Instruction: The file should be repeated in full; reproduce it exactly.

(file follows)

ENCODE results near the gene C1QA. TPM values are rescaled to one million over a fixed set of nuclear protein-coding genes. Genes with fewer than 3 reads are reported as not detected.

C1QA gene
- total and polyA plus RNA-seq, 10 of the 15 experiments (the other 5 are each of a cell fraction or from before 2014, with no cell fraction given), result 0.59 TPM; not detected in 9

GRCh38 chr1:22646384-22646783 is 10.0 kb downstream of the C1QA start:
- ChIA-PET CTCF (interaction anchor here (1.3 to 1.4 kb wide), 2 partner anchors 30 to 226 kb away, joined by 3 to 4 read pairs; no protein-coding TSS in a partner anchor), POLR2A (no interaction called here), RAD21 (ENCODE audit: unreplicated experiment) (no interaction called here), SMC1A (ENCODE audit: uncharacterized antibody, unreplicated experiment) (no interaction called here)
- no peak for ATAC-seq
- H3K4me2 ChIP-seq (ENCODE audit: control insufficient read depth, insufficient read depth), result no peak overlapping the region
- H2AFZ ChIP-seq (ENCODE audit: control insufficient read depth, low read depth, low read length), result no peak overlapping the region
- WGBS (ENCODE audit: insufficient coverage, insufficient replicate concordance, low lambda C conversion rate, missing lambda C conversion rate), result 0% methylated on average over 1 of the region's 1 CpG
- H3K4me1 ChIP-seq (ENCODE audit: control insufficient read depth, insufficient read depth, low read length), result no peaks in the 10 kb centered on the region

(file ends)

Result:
ENCODE results near the gene C1QA. TPM values are rescaled to one million over a fixed set of nuclear protein-coding genes. Genes with fewer than 3 reads are reported as not detected.

C1QA gene
- total and polyA plus RNA-seq, 10 of the 15 experiments (the other 5 are each of a cell fraction or from before 2014, with no cell fraction given), result 0.59 TPM; not detected in 9

GRCh38 chr1:22646384-22646783 is 10.0 kb downstream of the C1QA start:
- ChIA-PET CTCF (interaction anchor here (1.3 to 1.4 kb wide), 2 partner anchors 30 to 226 kb away, joined by 3 to 4 read pairs; no protein-coding TSS in a partner anchor), POLR2A (no interaction called here), RAD21 (ENCODE audit: unreplicated experiment) (no interaction called here), SMC1A (ENCODE audit: uncharacterized antibody, unreplicated experiment) (no interaction called here)
- no peak for ATAC-seq
- H3K4me2 ChIP-seq (ENCODE audit: control insufficient read depth, insufficient read depth), result no peak overlapping the region
- H2AFZ ChIP-seq (ENCODE audit: control insufficient read depth, low read depth, low read length), result no peak overlapping the region
- WGBS (ENCODE audit: insufficient coverage, insufficient replicate concordance, low lambda C conversion rate, missing lambda C conversion rate), result 0% methylated on average over 1 of the region's 1 CpG
- H3K4me1 ChIP-seq (ENCODE audit: control insufficient read depth, insufficient read depth, low read length), result no peaks in the 10 kb centered on the region